When we read Bible stories about Esau, there’s a lot to recommend about him. He is skillful with the bow and an able hunter. The accounts in Genesis describe him as a “cunning” man of the field. The venison culled from his exploits became a favorite meal for Isaac, his father.
Earlier in Genesis, we can read of another hunter. His name, Nimrod, a man seen as mighty and one others were willing to follow. Esau’s cunning was mostly self-serving; Nimrod also was a self-server, but his ways were rooted in the exercise of power and authority. He took his advantage and began the disastrous Tower of Babel project.
These were men who got results and to a lot of people this is something significant and meaningful.
Esau really was a man of the moment without spirituality. His appetites ruled him to the point of defining his identity. In Genesis 25, he came home from a vigorous day of hunting and smelled food. Red lentil stew was the soup of the day, and Jacob, his twin brother, was doing the cooking.
Jacob possessed a cunning of a different sort. His smooth and plain manners hid the real designs he had in his mind and heart. With his brother begging for food, Jacob took his shot and made Esau an offer: “Sell me your birthright, and I’ll let you eat.” Esau, proclaiming himself to be at death’s door with hunger, more than took the deal, he swore an oath to seal it.
This wound up being one expensive bowl of lentils.
Numb and Frivolous
How did this happen? Was Esau really that numb to the importance of his birthright?
Genesis 25:34 says Esau “despised” his birthright. This seems like a strong word. Brothers play tricks on each other all the time, don’t they? Couldn’t it have been that Esau thought the whole thing was another of Jacob’s jokes?
Maybe, but the frivolous way Esau swore away something so precious provided an indication of what was — and what was not — in his heart. The birthright mattered very little to Esau, whereas it seems Jacob was quite aware of what he was poaching from his brother.Esau didn't realize how little it would take for him to sell something precious Click To Tweet
The episode revealed the difference in the value systems of Jacob and Esau.
Jacob was a conniver and a trickster. He knew how to manipulate situations for his advantage. The pages of Genesis show us that this was something of a family trait, for Jacob’s mother, Rebekah, and his uncle Laban also contrived to rig things according to their designs.
However, Jacob also possessed a sensitivity to what truly mattered. When Jacob wrestled with God in Genesis 32, he stayed in the fight all night. He went face-to-face with the Lord and he would not let go. Something real was happening and Jacob knew it.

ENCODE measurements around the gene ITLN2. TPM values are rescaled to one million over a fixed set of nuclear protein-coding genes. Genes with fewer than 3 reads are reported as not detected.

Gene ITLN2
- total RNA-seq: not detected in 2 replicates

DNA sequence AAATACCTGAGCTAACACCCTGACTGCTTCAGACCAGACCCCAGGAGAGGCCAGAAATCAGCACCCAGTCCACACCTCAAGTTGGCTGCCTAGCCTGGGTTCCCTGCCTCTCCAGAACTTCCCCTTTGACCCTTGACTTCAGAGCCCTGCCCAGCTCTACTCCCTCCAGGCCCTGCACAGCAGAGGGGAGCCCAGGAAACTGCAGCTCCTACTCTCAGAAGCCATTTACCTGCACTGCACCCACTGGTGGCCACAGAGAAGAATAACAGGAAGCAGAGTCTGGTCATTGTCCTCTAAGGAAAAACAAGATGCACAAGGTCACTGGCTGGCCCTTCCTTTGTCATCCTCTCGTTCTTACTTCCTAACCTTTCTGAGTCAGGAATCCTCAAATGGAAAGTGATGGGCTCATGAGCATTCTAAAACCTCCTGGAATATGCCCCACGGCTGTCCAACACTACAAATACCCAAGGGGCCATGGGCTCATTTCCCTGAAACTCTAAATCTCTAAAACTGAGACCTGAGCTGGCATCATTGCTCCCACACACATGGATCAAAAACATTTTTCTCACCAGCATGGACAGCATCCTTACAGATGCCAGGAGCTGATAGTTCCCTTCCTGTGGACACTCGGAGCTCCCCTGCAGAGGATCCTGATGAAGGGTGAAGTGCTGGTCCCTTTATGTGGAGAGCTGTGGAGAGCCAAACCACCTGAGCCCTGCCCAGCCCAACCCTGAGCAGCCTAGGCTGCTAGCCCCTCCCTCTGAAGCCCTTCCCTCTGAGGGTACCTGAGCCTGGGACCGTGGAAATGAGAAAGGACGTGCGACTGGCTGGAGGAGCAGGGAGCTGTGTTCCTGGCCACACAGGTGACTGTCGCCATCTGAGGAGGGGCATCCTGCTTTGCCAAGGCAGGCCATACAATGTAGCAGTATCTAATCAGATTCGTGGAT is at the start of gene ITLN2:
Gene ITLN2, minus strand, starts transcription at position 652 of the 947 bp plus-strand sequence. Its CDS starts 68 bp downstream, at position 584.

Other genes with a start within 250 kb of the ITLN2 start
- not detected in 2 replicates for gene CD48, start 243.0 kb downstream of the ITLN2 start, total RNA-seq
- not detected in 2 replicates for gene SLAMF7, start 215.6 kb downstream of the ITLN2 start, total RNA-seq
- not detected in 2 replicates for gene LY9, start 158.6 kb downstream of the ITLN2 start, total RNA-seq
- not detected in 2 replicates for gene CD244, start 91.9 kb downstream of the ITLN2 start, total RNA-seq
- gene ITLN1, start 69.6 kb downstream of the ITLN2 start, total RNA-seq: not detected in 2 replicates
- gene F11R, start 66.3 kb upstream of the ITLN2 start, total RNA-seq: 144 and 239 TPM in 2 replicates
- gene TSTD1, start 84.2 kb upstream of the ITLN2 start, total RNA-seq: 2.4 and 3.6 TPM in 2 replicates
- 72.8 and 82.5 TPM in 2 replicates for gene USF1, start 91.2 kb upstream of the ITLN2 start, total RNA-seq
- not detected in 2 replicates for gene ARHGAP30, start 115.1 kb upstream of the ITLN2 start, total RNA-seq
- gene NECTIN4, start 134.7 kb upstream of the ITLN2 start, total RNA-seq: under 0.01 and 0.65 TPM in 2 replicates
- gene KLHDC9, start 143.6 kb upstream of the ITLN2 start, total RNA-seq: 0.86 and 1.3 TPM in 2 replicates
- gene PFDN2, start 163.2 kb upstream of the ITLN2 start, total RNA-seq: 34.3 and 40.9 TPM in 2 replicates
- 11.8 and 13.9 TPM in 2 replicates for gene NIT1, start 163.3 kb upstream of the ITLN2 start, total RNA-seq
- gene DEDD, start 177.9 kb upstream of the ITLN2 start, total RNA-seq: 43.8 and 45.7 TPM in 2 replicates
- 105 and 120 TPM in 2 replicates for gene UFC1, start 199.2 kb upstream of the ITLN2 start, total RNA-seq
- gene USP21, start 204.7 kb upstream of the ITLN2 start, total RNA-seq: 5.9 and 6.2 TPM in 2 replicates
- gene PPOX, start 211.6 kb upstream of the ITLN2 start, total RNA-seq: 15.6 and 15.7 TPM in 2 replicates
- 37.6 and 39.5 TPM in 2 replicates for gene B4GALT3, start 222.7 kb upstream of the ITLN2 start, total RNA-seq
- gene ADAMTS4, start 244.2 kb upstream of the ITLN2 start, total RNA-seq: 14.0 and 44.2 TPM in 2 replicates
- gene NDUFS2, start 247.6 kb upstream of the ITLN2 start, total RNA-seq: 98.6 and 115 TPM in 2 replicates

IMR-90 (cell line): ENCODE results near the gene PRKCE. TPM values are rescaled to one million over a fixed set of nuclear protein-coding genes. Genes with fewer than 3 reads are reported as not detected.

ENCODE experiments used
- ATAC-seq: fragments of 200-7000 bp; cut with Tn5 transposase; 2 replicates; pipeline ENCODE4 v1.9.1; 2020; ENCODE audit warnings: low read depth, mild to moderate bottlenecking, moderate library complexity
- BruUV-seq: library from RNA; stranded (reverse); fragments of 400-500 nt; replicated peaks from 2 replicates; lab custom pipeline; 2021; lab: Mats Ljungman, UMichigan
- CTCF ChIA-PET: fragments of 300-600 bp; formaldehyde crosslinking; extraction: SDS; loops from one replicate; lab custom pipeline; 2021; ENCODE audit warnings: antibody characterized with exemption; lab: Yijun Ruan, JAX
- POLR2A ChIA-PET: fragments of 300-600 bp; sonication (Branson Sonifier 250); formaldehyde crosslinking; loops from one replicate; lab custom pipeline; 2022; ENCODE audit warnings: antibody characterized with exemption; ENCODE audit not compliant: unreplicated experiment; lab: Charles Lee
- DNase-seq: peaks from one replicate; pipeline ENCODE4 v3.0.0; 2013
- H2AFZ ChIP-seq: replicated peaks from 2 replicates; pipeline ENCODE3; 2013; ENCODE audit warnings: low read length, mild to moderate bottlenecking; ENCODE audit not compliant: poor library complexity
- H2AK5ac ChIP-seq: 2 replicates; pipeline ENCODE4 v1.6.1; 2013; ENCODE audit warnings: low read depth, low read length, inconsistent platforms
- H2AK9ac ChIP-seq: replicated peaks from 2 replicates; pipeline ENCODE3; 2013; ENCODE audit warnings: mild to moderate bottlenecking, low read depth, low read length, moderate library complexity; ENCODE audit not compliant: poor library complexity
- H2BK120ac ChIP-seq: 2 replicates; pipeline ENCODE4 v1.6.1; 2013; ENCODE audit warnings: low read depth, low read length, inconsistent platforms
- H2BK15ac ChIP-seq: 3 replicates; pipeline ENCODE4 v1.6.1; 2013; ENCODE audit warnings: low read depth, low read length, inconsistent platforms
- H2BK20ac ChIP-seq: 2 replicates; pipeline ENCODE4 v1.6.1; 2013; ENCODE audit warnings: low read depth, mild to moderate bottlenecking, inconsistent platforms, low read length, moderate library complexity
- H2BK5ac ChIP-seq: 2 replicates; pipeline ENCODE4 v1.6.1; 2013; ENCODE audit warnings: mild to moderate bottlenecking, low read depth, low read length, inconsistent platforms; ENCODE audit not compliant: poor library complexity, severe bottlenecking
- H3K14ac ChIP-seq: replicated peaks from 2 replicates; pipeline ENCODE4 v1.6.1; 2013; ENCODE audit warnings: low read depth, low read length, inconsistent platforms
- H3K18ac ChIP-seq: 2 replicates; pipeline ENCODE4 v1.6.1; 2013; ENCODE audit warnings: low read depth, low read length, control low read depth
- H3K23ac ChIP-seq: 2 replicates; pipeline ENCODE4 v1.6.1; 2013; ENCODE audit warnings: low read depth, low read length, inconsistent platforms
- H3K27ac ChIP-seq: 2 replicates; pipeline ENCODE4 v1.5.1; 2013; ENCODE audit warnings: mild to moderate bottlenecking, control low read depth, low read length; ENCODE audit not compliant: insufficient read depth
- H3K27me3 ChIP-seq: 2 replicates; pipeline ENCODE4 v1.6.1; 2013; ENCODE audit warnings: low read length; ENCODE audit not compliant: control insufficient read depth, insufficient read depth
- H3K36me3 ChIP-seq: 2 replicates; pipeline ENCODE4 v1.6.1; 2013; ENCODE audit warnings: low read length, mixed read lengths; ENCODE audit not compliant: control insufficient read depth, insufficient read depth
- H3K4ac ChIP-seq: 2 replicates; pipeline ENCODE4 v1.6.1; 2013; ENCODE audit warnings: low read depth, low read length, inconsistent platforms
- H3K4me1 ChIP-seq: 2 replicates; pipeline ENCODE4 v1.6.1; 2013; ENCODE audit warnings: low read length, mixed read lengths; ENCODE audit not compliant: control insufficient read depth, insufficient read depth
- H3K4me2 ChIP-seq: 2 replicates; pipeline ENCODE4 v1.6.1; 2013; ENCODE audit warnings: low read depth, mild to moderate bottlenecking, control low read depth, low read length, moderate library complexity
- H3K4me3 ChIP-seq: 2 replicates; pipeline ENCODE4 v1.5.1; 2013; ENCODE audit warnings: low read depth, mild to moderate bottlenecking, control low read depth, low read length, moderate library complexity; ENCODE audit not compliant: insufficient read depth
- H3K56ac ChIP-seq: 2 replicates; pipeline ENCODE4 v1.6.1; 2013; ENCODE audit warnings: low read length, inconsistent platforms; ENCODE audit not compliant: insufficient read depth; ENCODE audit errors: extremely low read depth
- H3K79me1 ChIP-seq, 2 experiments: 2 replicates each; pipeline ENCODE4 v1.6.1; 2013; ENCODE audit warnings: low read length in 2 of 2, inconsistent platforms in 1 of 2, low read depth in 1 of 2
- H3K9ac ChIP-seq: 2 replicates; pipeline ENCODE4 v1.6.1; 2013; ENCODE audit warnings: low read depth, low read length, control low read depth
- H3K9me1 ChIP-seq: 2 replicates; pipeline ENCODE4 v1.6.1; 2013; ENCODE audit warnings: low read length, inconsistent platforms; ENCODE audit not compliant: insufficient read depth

This was going to change his life and it did. Jacob was far, far from a perfect person, but God touched him and gave him a new name.
What’s for Sale?
Esau didn’t stop to calculate the price for his meal. Seemingly, the thought about his birthright didn’t even occur to him.
What’s for sale? We should take time to ask ourselves this question. This has to become a habit, I think. Could we swear and forfeit away something precious? Our marriage, for an affair? Our integrity, for a promotion?
It’s very possible. We are fragile, so ready to crack at any moment.
Esau shows us how weak we can be, even when it seems that we have so much going for us. Something really, really small — a bowl of soup even — presented to us at a vulnerable moment could shift our lives in a major way.
Esau didn’t realize how little it would take for him to sell something precious. He, perhaps, never spent time thinking about the value of his place as Isaac’s oldest son. There were dinners and celebrations, I am sure; probably birthday parties were thrown where it was made clear who came first.
Esau didn’t understand. The birthright meant something big and he sold it away. He never would get it back.
Cruel and unusual punishment for a petty offense, you think? God sees not as a man sees; God looks upon the heart (see 1 Samuel 16:7). Esau’s despite for his birthright was a heart issue to the Lord.
What heart issues do I have? This is another question I must ask myself.
I thought of this as I took communion this past Sunday. Here, I was holding a cracker and a cup of juice. It could have been such a moment of familiarity.
Then, it came time to consider and reflect. Jesus gave us this practice. He told the disciples, who then told the rest of us, to do this and remember.
Remember, His body on the Cross. Remember, His Blood that was shed.May God teach us ever to think with the mind of Christ. Like our birthright, this mind is also ours. Click To Tweet
I heard the words and focused in prayer and communion came alive — again. I purposed not to sell the moment. I remembered and rejoiced in the blessing of God.
We are children of God, believers in Christ, receivers of such a costly finished work. We have a birthright, an eternal and sacred salvation. Jesus took upon Himself the justice due upon our sins and transgressions. The Holy Spirit now lives our new hearts.
May God teach us ever to think with the mind of Christ. Like our birthright, this mind is also ours.
It is a mind that sees hope and healing in the thread of a garment.
It sees buckets of rain in a cloud the size of a hand.
It sees salvation and deliverance in the face of a swaddled Baby.
Want to hear more about Jacob, Esau, and our birthright? Watch this message entitled “Your Birthright, Not For Sale” from Thomas Schaller of Greater Grace Church in Baltimore.
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